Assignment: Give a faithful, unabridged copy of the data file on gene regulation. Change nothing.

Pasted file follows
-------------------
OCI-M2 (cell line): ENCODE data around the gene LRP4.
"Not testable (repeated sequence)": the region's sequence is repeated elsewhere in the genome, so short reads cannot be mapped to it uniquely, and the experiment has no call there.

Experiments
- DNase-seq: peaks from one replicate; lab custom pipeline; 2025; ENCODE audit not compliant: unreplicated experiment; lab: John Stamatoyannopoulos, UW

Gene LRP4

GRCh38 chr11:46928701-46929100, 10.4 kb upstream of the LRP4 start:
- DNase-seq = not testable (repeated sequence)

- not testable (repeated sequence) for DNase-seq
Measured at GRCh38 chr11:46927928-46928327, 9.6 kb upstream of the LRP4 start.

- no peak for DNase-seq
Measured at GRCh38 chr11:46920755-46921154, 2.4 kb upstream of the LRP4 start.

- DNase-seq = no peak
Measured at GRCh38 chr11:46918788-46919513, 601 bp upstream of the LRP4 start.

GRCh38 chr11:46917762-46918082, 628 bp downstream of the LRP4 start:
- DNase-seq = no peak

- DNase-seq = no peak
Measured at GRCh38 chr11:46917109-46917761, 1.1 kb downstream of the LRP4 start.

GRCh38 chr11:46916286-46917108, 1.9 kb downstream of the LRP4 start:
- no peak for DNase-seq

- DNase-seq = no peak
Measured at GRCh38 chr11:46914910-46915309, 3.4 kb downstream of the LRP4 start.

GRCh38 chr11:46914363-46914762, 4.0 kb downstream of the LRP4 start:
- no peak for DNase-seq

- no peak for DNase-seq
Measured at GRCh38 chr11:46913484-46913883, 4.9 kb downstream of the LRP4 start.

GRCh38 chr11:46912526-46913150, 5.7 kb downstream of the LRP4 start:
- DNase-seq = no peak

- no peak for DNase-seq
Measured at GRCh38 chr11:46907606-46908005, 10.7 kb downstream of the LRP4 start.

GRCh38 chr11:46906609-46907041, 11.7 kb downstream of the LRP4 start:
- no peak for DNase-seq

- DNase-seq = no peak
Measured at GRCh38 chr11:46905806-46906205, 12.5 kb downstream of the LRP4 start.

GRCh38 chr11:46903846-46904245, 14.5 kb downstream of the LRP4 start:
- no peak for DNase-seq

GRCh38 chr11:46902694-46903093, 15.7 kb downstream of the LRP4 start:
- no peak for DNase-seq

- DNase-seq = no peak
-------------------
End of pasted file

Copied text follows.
OCI-M2 (cell line): ENCODE data around the gene LRP4.
"Not testable (repeated sequence)": the region's sequence is repeated elsewhere in the genome, so short reads cannot be mapped to it uniquely, and the experiment has no call there.

Experiments
- DNase-seq: peaks from one replicate; lab custom pipeline; 2025; ENCODE audit not compliant: unreplicated experiment; lab: John Stamatoyannopoulos, UW

Gene LRP4

GRCh38 chr11:46928701-46929100, 10.4 kb upstream of the LRP4 start:
- DNase-seq = not testable (repeated sequence)

- not testable (repeated sequence) for DNase-seq
Measured at GRCh38 chr11:46927928-46928327, 9.6 kb upstream of the LRP4 start.

- no peak for DNase-seq
Measured at GRCh38 chr11:46920755-46921154, 2.4 kb upstream of the LRP4 start.

- DNase-seq = no peak
Measured at GRCh38 chr11:46918788-46919513, 601 bp upstream of the LRP4 start.

GRCh38 chr11:46917762-46918082, 628 bp downstream of the LRP4 start:
- DNase-seq = no peak

- DNase-seq = no peak
Measured at GRCh38 chr11:46917109-46917761, 1.1 kb downstream of the LRP4 start.

GRCh38 chr11:46916286-46917108, 1.9 kb downstream of the LRP4 start:
- no peak for DNase-seq

- DNase-seq = no peak
Measured at GRCh38 chr11:46914910-46915309, 3.4 kb downstream of the LRP4 start.

GRCh38 chr11:46914363-46914762, 4.0 kb downstream of the LRP4 start:
- no peak for DNase-seq

- no peak for DNase-seq
Measured at GRCh38 chr11:46913484-46913883, 4.9 kb downstream of the LRP4 start.

GRCh38 chr11:46912526-46913150, 5.7 kb downstream of the LRP4 start:
- DNase-seq = no peak

- no peak for DNase-seq
Measured at GRCh38 chr11:46907606-46908005, 10.7 kb downstream of the LRP4 start.

GRCh38 chr11:46906609-46907041, 11.7 kb downstream of the LRP4 start:
- no peak for DNase-seq

- DNase-seq = no peak
Measured at GRCh38 chr11:46905806-46906205, 12.5 kb downstream of the LRP4 start.

GRCh38 chr11:46903846-46904245, 14.5 kb downstream of the LRP4 start:
- no peak for DNase-seq

GRCh38 chr11:46902694-46903093, 15.7 kb downstream of the LRP4 start:
- no peak for DNase-seq

- DNase-seq = no peak